An excellent example of these Jambudvipa maps in the HKUST collection is the “Handy Map of the Myriad Lands of Jambudvipa” (Nansenbushū bankoku shōka no zu 南瞻部洲萬國掌菓之圖) printed in Japan in 1710. Maps like this were the mainstream of world printed maps in Japan until the middle of the nineteenth century, write Muroga and Unno. Mount Anavatapta surrounded by swirling rivers and high mountains is situated visibly in the center of the tear-shaped continent. India fills the largest quartile toward the south, China a little smaller in the eastern quartile. The continent extends westward to include the lands of Transoxiana and Persia and northward to include a horizontal strip of the Central Eurasian steppe. (The Roman empire (da Qin guo) is placed on an island to the immediate west of the Jambudvipa continent.)
This is all characteristic of Jambudvipa maps as described in Chinese sources from medieval times. Chinese sense of displacement from the center is all the more evident when this Jambudvipa map is transmitted to Japan, at the eastern periphery of China, which was itself at the eastern periphery of India, the homeland of Buddhism. To compensate for this sense of displacement, Japanese cartographers magnified the size of the Japanese archipelago, making it about half the size of China’s territory. Even more noteworthy is that this 1710 map is the first Jambudvipa map to incorporate European geographical information. Europe is included as a series of small islands in the northwest corner of the map, and South America is presented as an island just south of Japan—about a quarter of the size of Japan. This one map encapsulates a long history of Buddhism and the Buddhist worldview as it was transplanted from India, to China, to Japan, at each step attaching more information about the larger world to this ancient Indian world model, and at each step articulating new notions of cultural identity and one’s place in the world.
The second great challenge to the sinocentric world model came in the sixteenth and seventeenth centuries as European merchants, diplomats, and missionaries arrived in China, bringing with them information about the previously little known lands of Africa and Europe and the entirely unknown lands of the Americas. The Jesuit missionary Matteo Ricci (1552–1610) believed that a good way to convince Chinese of Christianity’s superior understanding of heaven was to prove to them Europe’s superior understanding of the Earth. He presented to the Ming court in 1584 a map of the world, with five continents, structured with lines of latitude and longitude. Subsequent editions of the map by Ricci were published, replicated, and circulated widely throughout East Asia. This new “five continents theory,” as the European world model became known in China, again displaced China from its traditional centrality. It also minimized Chinese territory into one small part of a much larger world and introduced quantitative cartographic techniques to attest to its veracity.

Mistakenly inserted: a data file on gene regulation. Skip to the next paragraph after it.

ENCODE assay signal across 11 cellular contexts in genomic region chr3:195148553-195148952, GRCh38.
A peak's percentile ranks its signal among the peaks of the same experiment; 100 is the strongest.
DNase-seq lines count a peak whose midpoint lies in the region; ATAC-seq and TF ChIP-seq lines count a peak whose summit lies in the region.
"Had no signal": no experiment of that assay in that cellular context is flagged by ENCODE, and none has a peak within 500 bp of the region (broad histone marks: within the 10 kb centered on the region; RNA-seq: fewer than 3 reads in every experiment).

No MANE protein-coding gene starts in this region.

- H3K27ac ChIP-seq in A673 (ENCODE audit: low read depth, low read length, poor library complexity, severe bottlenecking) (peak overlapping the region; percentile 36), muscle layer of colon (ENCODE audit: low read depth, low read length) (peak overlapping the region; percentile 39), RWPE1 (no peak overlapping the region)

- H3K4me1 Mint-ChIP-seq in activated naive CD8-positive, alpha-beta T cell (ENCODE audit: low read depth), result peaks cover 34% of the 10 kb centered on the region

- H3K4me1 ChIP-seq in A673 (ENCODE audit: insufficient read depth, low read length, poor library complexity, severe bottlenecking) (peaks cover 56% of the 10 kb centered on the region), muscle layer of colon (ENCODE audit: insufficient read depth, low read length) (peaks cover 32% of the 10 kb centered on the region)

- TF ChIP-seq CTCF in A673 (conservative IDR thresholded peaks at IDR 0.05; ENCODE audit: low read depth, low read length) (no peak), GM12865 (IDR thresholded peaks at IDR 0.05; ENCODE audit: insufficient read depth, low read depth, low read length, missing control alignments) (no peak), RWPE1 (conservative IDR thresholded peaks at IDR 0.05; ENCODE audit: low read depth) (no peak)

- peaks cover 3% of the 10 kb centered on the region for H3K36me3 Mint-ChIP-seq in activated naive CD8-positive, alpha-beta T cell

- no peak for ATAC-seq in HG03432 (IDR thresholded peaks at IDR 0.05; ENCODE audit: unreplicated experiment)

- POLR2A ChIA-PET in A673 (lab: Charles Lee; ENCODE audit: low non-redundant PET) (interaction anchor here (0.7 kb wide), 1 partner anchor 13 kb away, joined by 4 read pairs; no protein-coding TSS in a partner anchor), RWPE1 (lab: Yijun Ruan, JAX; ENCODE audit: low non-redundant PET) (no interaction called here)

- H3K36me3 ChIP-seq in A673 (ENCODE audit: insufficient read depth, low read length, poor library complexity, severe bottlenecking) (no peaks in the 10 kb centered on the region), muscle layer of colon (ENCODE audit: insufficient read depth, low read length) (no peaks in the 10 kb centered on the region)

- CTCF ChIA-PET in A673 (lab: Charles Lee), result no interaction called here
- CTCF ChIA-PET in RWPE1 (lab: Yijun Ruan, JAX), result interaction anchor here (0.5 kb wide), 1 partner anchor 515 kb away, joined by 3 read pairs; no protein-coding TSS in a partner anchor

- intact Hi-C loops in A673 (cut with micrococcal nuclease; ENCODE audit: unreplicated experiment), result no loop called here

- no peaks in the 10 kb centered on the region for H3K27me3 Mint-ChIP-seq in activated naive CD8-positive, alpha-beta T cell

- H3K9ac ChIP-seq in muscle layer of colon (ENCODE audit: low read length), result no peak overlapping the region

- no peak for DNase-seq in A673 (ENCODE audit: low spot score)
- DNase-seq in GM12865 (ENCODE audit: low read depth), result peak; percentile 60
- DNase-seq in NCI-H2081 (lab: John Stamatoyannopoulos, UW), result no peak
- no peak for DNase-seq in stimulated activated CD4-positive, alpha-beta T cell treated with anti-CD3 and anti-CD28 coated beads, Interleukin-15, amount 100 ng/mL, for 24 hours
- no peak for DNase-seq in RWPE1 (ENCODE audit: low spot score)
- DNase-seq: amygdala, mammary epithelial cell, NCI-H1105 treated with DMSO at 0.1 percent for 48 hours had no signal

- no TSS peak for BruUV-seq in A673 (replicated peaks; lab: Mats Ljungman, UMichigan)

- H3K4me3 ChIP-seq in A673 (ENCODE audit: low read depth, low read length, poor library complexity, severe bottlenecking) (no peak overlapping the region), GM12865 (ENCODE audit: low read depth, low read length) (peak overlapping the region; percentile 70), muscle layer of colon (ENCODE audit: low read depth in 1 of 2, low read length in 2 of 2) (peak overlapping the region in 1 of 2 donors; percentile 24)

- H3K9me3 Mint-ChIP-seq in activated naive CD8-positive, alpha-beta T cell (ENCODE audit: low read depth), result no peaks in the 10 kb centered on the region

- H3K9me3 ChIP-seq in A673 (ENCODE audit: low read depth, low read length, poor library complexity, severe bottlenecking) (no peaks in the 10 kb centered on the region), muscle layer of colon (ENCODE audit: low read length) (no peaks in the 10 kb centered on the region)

“Complete Map of All the Countries of the World” ((Ch.) Kunyu wanguo quantu, (J.) Konyo bankoku zenzu 坤輿萬國全圖, 1680) contained in the collection at HKUST is a modified version of Ricci’s map. The intellectual development of this map reveals both acceptance and accommodation from Chinese and Japanese intellectuals. Ricci’s map was originally based on Abraham Ortelius’s Theatrum Orbis Terrarum (1570), but Ricci rotated the longitudinal perspective so that China moved from the right-hand edge to at least somewhat close to its center. In 1602, Ricci produced a third edition of his map, in which he incorporated some elements of Chinese mapmaking traditions. He added to the map geographical information from Chinese sources about East Asia, and, building on the Chinese tradition of presenting map and text together, he added inset diagrams and marginalia to explain Western cosmology to Chinese audiences. These explanations utilize traditional Chinese terminology and concepts in order to facilitate understanding. The 1680 version of this map held in the collection is a later Japanese adaptation of this map, to which was added phonetic katakana symbols on the sides of the Chinese kanji that were already being used to render the names of foreign countries. This map moved around the world, and each new edition was modified to make it comprehensible and useful to each new audience within their distinct historical setting.
As with the Jambudvipa and Five Continents world maps, other maps in the collection connect knowledge and power. They assert and undermine authority; they defend, challenge, and reevaluate identity. They were instruments of religious conversion, and they were tools of political imperialism. Maps are powerful things indeed.